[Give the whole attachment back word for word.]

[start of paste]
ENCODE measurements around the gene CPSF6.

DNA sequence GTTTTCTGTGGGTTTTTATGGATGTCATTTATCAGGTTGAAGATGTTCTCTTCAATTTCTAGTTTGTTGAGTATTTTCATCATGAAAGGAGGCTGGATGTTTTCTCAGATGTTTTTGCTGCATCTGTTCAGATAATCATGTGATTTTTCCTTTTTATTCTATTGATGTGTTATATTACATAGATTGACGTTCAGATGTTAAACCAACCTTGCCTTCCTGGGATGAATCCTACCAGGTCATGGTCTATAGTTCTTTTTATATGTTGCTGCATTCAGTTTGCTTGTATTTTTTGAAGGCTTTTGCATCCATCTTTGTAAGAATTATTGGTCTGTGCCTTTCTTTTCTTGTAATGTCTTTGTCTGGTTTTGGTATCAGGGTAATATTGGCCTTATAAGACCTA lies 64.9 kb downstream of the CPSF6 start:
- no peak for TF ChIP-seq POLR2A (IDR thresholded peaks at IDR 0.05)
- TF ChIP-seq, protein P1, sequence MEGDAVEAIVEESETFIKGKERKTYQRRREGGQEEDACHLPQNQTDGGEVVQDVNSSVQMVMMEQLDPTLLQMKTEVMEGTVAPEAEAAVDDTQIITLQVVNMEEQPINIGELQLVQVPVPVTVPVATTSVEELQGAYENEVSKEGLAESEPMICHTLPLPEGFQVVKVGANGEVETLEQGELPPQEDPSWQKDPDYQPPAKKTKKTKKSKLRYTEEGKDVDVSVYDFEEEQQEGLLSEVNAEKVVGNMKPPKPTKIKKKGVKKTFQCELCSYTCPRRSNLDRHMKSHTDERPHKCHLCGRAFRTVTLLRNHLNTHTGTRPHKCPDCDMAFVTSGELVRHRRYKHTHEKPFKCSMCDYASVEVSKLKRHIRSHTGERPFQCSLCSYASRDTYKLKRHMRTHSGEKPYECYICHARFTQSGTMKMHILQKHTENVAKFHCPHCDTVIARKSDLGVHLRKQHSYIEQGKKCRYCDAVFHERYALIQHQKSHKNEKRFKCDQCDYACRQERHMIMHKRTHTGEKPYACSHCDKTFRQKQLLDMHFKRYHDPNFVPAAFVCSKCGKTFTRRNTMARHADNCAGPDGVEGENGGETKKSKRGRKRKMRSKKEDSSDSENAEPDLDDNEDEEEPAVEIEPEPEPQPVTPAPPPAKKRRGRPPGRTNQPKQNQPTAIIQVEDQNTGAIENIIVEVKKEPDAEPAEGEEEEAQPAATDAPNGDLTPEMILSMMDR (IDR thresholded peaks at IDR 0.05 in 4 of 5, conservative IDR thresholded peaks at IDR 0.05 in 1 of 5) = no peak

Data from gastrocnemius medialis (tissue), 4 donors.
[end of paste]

ENCODE measurements around the gene CPSF6.

DNA sequence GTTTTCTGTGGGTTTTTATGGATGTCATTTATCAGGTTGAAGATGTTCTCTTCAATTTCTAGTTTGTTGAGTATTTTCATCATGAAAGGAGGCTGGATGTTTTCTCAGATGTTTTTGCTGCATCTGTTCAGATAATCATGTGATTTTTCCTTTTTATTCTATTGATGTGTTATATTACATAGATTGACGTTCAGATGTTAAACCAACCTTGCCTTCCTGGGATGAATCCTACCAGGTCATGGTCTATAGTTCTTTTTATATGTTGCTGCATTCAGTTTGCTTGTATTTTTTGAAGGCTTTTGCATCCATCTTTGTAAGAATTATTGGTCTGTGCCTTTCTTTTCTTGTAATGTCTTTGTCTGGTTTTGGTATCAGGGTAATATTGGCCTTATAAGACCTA lies 64.9 kb downstream of the CPSF6 start:
- no peak for TF ChIP-seq POLR2A (IDR thresholded peaks at IDR 0.05)
- TF ChIP-seq, protein P1, sequence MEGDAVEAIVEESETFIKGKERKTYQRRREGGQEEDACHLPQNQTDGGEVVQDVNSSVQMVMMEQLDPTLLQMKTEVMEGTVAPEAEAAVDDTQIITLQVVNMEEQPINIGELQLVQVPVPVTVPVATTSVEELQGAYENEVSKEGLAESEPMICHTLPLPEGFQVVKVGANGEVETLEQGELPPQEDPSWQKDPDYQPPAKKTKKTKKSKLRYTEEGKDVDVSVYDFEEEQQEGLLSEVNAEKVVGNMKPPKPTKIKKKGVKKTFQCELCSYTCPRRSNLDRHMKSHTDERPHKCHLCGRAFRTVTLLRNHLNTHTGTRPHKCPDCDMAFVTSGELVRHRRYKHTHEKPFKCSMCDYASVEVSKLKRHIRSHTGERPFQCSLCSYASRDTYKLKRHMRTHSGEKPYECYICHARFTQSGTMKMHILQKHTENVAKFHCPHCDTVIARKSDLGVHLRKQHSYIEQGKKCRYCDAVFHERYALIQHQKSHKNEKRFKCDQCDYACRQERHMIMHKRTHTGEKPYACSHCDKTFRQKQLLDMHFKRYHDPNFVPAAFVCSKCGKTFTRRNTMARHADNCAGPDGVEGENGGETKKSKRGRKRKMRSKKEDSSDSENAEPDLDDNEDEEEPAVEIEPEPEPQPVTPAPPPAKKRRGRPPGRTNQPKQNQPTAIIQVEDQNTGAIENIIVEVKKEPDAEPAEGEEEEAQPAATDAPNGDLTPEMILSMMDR (IDR thresholded peaks at IDR 0.05 in 4 of 5, conservative IDR thresholded peaks at IDR 0.05 in 1 of 5) = no peak

Data from gastrocnemius medialis (tissue), 4 donors.